In 1982, physician Larry Dossey coined the term "time sickness," which refers to the belief that people have that there is never enough time. Thirty-five years later we're still struggling with this concept. Try as we might, the world seems like it's speeding up and our lifestyles reflect that. I believe that our reliance on plastic is part of that. Yes, it's a lightweight and cheap way of packaging foods. But why do we need so much food packaging? I believe it's because we aren't able to slow down enough to create food from scratch. Sold to us as "convenience foods," packaged and prepared food are consumed by our society in ever greater quantities.

When we consciously choose to slow down and re-prioritize, we can make a different choice about plastic and food. We can choose to make it a priority to prepare more farm to table food that didn't pass through a plastic bag on its way to our kitchen. We can hop on the Slow Food bandwagon and buy high quality, locally sourced ingredients as often as possible. And we can participate in the magic and mystery of creating the food that nourishes us the way our ancestors did.

Friday, March 9, 2018

Break up with plastic

Break up with plastic video

 It’s great to see younger people becoming the models for what rest of us could be doing. There are a couple of problems with this video, namely that if you put a bamboo and boar’s bristle toothbrush in a plastic bag in the landfill, you are no better off than putting a plastic toothbrush in a landfill.  But it definitely has the right idea: How can we reduce the use of plastic in our lives?

Sunday, November 5, 2017

What's up with plastic in tea bags?

I stopped buying tea bags because either the boxes were wrapped in plastic or, even worse, each  tea bags was. Did you know that the tea bags themselves contain plastic, so they can't be composted?

According to the blog, Treading My Own Path, tea bag sheaths contain reinforcing plastic. Read Lindsay's post here: Plastic Free Tea. 

If you'd like to do something about this, join her campaign. Oh, and use loose tea, which tastes better anyway!

Sunday, July 30, 2017

The problem of water

Americans use more plastic disposable water bottles than any other country in the world. Eighty percent of them end up in landfills. The Healthy Human website reports:

The production of bottled water uses 17 million barrels of oil a year.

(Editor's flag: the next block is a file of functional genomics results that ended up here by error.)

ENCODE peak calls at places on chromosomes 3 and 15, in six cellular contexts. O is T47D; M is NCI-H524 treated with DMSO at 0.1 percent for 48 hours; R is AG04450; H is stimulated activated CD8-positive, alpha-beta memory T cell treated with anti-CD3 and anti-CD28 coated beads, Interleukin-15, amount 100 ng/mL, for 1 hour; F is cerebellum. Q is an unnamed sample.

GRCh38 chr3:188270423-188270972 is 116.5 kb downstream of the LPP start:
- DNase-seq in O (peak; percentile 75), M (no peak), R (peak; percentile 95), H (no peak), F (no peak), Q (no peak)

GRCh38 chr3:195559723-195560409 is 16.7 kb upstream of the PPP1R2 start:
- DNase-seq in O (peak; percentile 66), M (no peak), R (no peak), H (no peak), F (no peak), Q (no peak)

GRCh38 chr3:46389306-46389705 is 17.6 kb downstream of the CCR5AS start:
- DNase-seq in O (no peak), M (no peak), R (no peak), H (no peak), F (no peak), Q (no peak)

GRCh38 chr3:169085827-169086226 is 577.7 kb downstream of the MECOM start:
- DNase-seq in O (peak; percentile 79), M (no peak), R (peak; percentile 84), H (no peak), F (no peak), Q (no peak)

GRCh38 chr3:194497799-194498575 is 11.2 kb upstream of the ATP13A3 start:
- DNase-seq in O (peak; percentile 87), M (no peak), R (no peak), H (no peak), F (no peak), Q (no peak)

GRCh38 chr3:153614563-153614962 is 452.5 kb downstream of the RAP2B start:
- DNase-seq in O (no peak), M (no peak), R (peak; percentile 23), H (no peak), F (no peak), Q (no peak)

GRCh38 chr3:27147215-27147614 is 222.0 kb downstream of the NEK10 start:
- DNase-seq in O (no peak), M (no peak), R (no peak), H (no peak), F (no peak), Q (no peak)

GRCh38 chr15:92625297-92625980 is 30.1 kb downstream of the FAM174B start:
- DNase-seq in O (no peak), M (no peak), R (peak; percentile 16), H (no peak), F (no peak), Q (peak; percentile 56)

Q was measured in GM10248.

1. It takes 3 times the amount of water in a bottle of water to make it as it does to fill it.
  2. Plastic water bottles are made from a petroleum product called polyethylene terephthalate (PET), which requires giant amounts of fossil fuels to make and transport.
  3. The production of bottled water uses 17 million barrels of oil a year. That’s slightly more than it would take to fill one million cars a year with fuel.
  4. It takes almost 2,000 times the energy to manufacture a bottle of water than it does to produce tap water.
  5. If you fill a plastic water bottle so it is about 25% full, that’s about how much oil it took to make the bottle.
One alternative is to drink tap water or filtered tap water. Most tap water in the U.S. is pretty safe. (You can check your municipality's water testing results to reassure yourself.) You can buy filters that attach to your sink faucet, which is the best choice for water filtration, but they are expensive. 

Another option is to use a Brita water pitcher with disposable filters. The filters are made of #5 plastic, which can be difficult to recycle. However, the Brita company maintains a recycling program where you can send the filters back to them on their dime. 

To recycle your Brita filter, go to the Brita Company's website and create an account. If you don't want email from them, make sure to indicate that as you create the account. After you enter your address, you will be emailed a link to print a UPS label.

Saturday, June 3, 2017

Plastic and traveling

I recently went by airplane to California. I knew that water was difficult to get without plastic in airports and on the airplane, so I brought empty water bottles with me to fill in the airport. I also brought snacks and a sandwich wrapped in cloth. This worked pretty well, except that the water fountain water tasted terrible and I couldn't get the flight attendants to refill my water bottles. What I ended up doing was getting coffee in a paper cup, rinsing that out and having the flight attendant refill the coffee cup.

Bringing food was a little more successful. I was able to avoid both having to purchase food at exorbitant prices and also the dreaded styrofoam take out container. (see left)

While in the airport, I saw the following amazing item (at right): a toilet with a rotating plastic sleeve to keep your tushi from touching the toilet seat where other people have sat. This has never been a big concern for me, but apparently it is for others. I chose not to push the button to rotate the plastic sleeve. Thankfully, it wasn't automatic!